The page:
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New Orleans' Aquarium of the Americas.

New Orleans' Aquarium of the Americas

Mention New Orleans and images of jazz, Bourbon Street, Dixieland, and maybe coffee with chicory at Cafe DuMonde come to mind. Accessibility isn't the first thing that one associates with the city, but that may be changing because of a new partnership between persons with disabilities and the City of New Orleans.

Civic pride and a willingness to work to make a city accessible to all its citizens prompted a number of advocates and activists for persons with disabilities to contact the New Orleans Audubon Institute, an organization which operates the New Orleans Zoological Garden, following the announcement of a pending aquarium in the Riverfront area of the city. Those citizens wanted to work together with city and zoo officials to make the new aquarium facility accessible to all persons. The Institute and the city responded positively and a partnership was born which will have a profound influence on the citizens of New Orleans and its thousands of visitors.

From the start, the Audubon Institute staff were cooperative. Arrangements were made, said Charles Tubre, the chair of the new accessibility committee, for the establishment of the committee and for meetings with the architects of the facility, and with persons responsible for the exhibits in the facility. Audubon Executive Director Ron Forman voiced the commitment with the statement that "in order to have a complete world class facility, it would have to be accessible to everyone."

The process meant meeting about every month and a half with architects and other design staff over a period of two years, and the committee believes that the outcome will be well worth it.

The Aquarium of the Americas, as the new facility will be known, will use the latest in technology to recreate habitats and "bring the visitor into close contact with the animals." Four of the five major exhibits are "walk through" replicas of natural habitats: a Caribbean reef, the Amazon River Basin, the Mississippi River Delta, the Gulf of Mexico. Another will feature various adaptations of aquatic life.

The largest exhibit, the Gulf of Mexico aquarium, will include a 400,000 gallon tank. The Mississippi Delta exhibit will include displays of endangered lake sturgeon and primitive shark such as paddlefish. Other aspects of the exhibits will concern seafood production and protection of delicate habitats from pollution.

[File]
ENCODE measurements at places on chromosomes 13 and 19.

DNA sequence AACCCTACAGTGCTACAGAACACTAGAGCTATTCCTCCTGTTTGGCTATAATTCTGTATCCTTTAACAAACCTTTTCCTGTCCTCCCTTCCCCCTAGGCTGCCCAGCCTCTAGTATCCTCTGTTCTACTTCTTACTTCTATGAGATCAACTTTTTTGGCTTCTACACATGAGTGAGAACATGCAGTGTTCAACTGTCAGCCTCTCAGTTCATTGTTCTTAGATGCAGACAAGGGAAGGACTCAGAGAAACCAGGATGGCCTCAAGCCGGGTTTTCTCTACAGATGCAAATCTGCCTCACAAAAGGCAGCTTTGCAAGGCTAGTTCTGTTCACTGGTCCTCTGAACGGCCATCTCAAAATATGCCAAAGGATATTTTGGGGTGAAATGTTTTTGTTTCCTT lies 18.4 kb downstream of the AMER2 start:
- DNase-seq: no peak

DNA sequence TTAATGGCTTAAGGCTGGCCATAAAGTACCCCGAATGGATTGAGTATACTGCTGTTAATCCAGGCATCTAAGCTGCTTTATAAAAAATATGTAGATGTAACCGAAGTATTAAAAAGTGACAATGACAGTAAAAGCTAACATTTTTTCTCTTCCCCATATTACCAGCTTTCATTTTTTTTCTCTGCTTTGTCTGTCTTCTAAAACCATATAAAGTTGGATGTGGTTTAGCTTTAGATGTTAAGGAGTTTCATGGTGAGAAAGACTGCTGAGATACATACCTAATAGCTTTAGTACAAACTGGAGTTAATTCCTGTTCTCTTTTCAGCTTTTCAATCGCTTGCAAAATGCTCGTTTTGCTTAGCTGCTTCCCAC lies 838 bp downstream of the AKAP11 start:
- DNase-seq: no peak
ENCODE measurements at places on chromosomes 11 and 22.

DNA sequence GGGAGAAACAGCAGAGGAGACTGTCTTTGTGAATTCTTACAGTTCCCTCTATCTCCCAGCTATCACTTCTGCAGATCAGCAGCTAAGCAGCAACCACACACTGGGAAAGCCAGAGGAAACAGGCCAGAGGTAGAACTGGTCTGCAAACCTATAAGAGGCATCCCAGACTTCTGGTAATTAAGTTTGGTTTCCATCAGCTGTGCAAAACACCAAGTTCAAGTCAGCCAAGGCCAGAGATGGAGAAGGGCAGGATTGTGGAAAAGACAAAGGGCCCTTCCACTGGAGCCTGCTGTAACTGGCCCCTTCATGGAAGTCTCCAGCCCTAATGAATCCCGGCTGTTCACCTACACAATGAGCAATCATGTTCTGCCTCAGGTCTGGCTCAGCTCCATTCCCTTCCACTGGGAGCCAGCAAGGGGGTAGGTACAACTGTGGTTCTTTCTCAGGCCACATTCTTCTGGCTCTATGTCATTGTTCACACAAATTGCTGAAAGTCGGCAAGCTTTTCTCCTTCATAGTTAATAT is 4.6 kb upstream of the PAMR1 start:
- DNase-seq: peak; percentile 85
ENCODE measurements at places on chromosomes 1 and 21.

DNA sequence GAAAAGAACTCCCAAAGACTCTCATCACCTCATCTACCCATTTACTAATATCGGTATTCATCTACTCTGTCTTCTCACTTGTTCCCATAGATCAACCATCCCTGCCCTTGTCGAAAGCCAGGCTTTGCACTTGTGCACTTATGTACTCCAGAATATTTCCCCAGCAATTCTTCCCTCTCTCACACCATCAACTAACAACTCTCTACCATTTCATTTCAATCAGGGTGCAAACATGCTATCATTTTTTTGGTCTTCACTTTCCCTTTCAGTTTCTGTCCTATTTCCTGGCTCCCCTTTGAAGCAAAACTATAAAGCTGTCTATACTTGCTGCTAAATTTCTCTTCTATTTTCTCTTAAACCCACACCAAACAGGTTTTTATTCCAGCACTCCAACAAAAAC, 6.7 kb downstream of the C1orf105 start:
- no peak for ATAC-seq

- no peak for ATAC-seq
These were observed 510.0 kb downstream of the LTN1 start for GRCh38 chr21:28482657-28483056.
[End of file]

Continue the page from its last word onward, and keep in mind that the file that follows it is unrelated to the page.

The Aquarium will cost about $40 million to build. The setting includes a 16-acre Mississippi waterfront park linking the business district with the French Quarter. Part of the waterfront will include a 1-1/4 mile, wheelchair accessible streetcar line.

The committee on accessibility specifically looked at six areas--persons who are hearing impaired, persons who are sight impaired, persons with mobility impairment, and persons with psychological and developmental disabilities. They did not want to leave any segment of citizens out. The Aquarium is probably the first facility of its type to be designed and built completely accessible to all visitors.

As Dr. Mollie Alarcon, a committee member, pointed out, the Aquarium will be appreciated by mothers who have children in strollers as well as by persons who are elderly. In addition, Dr. Alarcon, a special education specialist in developmental disabilities who is married to the chief of staff of the Mayor of New Orleans, believes that the effort will enhance the city's reputation. This dual commitment to persons with disabilities and to the city has proven particularly helpful in the design process. She believes that the project is a "cornerstone" for the community and that it will serve as the beginning of a new awareness in New Orleans that all persons are important.

The committee did extensive research. For example, people with visual impairments needed adequate lighting and oversized signs. People in wheelchairs required appropriate heights for exhibits, and people with hearing impairments needed reliable interpreter services. Recommendations were also made with regard to employment of persons with disabilities at the Aquarium.

With the completion of the Aquarium of the Americas, a corridor of accessible sidewalks and pathways will stretch along the Mississippi River from the foot of Canal Street to Jackson Square. The corridor will link existing facilities such as the Riverwalk, Jax Brewery, and the Old Mint on Esplande. The Woldenberg Riverfront Park opened in the fall of last year. The Aquarium is scheduled to open on Labor Day, 1990. Although planned to be fully accessible, the project was not without some controversy. Dan Kessler, a former committee member, indicates that the Bandstand was originally not designed for full access. He commented that persons with disabilities can also be musicians. The issue was not fully resolved when Kessler moved to a new job in Alabama.

Future plans for the area include a fully accessible science museum.

The hope of the committee is that New Orleans will be a model for other communities. What has occurred in New Orleans can occur elsewhere. The Aquarium project serves as a reminder that communication is important and that persons with disabilities can assist in the process of designing communities in partnership with government and other organizations.

PAUL LEUNG is the Editor of the Journal of Rehabilitation.
COPYRIGHT 1990 National Rehabilitation Association
No portion of this article can be reproduced without the express written permission from the copyright holder.
Copyright 1990, Gale Group. All rights reserved. Gale Group is a Thomson Corporation Company.

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Author:Leung, Paul
Publication:The Journal of Rehabilitation
Date:Apr 1, 1990
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